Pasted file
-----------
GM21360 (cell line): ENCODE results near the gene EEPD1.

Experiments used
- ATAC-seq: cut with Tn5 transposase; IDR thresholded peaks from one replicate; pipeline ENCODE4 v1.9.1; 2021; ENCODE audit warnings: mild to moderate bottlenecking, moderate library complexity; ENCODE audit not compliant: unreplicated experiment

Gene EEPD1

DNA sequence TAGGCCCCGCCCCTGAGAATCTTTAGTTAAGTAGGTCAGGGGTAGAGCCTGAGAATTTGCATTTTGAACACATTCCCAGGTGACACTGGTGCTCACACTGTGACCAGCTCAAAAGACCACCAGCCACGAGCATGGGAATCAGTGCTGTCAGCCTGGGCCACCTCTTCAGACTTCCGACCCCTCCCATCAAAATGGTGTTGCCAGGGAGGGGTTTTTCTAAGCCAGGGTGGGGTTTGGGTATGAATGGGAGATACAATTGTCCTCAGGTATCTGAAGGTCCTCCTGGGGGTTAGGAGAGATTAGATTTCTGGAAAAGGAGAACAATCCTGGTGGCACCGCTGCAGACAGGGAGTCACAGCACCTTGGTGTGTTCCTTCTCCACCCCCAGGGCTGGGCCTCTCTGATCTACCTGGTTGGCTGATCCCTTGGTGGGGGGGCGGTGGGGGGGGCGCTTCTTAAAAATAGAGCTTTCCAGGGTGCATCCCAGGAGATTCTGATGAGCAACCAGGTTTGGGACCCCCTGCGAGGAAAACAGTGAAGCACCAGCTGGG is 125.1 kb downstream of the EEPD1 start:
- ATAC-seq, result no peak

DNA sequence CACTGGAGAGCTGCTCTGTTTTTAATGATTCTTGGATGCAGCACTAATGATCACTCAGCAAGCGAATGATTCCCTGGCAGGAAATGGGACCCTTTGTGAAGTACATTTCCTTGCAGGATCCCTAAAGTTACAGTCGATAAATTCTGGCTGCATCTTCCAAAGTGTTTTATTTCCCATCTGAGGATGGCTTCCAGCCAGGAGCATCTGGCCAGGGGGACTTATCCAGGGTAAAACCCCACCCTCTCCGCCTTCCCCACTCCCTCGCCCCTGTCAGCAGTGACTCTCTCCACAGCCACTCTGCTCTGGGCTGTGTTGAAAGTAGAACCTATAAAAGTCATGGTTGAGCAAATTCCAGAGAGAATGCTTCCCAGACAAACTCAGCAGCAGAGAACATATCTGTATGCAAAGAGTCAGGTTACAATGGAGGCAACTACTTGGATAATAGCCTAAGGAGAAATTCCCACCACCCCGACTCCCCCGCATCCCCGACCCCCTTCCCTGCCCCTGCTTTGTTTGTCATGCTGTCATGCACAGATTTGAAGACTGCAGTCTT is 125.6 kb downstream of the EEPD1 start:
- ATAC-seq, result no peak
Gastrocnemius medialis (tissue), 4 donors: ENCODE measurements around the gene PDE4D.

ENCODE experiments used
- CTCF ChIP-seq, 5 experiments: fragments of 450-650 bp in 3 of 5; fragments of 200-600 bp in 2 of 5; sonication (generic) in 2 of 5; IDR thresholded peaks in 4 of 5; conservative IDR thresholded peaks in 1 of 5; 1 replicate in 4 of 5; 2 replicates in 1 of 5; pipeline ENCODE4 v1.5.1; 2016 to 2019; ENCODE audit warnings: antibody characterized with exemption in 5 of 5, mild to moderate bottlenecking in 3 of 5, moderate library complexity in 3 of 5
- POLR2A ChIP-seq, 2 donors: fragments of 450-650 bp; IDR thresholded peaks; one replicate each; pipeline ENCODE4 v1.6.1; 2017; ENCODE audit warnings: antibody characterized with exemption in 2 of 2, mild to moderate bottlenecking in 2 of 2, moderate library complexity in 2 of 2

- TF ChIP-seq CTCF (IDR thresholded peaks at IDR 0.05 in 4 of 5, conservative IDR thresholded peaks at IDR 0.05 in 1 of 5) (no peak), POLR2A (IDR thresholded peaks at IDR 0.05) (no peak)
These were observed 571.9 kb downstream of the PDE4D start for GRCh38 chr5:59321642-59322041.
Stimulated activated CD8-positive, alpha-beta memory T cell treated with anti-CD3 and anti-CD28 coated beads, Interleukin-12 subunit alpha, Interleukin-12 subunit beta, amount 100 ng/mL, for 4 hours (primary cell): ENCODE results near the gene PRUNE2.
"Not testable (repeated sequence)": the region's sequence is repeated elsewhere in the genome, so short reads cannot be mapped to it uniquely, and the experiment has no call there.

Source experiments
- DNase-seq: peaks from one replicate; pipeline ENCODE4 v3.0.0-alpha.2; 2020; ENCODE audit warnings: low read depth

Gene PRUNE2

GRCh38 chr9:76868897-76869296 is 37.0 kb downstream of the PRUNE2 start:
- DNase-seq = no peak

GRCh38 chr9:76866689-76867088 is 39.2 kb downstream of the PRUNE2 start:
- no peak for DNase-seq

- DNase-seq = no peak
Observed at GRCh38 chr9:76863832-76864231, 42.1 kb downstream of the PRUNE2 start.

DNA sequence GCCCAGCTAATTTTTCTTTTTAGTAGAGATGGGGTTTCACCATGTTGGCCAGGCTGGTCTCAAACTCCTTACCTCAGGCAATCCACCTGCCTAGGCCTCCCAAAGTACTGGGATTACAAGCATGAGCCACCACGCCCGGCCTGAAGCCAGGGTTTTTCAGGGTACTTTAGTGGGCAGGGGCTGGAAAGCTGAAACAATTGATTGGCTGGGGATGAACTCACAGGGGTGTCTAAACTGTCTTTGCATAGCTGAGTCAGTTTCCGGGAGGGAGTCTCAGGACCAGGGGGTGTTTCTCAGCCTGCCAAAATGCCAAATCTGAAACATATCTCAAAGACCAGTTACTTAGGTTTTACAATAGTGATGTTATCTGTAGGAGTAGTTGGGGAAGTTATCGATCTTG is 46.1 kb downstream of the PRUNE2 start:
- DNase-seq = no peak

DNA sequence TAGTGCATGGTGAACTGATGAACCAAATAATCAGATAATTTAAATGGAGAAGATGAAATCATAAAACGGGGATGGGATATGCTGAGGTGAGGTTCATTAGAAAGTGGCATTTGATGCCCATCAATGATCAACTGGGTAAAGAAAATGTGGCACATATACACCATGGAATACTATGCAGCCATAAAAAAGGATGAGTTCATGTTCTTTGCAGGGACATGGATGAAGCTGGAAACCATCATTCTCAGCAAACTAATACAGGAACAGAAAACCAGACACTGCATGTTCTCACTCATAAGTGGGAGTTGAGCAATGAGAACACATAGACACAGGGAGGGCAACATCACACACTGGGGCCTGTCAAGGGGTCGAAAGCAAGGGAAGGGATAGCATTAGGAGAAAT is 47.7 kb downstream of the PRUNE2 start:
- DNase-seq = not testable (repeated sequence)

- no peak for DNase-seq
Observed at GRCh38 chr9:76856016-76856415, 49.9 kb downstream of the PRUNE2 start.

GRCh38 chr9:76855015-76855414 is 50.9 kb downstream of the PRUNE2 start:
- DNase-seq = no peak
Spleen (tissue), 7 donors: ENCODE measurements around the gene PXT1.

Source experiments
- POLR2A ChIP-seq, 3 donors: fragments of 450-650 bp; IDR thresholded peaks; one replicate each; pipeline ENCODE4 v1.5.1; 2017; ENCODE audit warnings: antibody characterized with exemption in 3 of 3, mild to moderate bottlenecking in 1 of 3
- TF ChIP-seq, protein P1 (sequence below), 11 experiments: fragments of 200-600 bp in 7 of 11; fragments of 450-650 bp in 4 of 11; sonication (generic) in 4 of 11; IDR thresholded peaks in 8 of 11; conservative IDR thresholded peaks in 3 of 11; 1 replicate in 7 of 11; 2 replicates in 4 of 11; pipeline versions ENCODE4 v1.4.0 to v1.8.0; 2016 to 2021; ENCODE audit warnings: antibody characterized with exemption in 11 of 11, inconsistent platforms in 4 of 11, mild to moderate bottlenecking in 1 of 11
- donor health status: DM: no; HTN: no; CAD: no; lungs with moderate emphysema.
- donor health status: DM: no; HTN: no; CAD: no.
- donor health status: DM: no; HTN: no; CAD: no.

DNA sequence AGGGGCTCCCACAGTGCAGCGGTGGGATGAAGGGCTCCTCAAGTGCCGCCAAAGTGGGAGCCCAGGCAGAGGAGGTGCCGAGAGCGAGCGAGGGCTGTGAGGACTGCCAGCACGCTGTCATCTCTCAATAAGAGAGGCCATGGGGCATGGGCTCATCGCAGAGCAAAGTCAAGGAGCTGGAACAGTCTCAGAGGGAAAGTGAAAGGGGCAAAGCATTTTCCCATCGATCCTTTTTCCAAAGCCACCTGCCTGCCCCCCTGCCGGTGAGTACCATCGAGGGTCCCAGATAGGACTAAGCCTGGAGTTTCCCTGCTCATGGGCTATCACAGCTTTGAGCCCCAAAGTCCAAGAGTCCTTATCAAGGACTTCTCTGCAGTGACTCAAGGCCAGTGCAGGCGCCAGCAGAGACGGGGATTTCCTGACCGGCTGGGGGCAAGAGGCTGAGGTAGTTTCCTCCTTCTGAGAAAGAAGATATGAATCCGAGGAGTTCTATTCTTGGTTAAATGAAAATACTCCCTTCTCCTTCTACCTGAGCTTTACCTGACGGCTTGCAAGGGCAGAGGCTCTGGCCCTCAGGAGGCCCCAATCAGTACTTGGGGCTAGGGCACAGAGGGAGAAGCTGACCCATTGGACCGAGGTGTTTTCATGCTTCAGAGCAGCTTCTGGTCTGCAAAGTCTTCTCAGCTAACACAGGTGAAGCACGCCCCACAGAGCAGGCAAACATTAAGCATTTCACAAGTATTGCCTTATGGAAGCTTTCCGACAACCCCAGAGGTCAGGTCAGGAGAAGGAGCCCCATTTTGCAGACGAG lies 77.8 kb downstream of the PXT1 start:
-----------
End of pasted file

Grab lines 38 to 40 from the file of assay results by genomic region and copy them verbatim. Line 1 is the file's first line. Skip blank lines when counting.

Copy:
- donor health status: DM: no; HTN: no; CAD: no; lungs with moderate emphysema.
- donor health status: DM: no; HTN: no; CAD: no.
- donor health status: DM: no; HTN: no; CAD: no.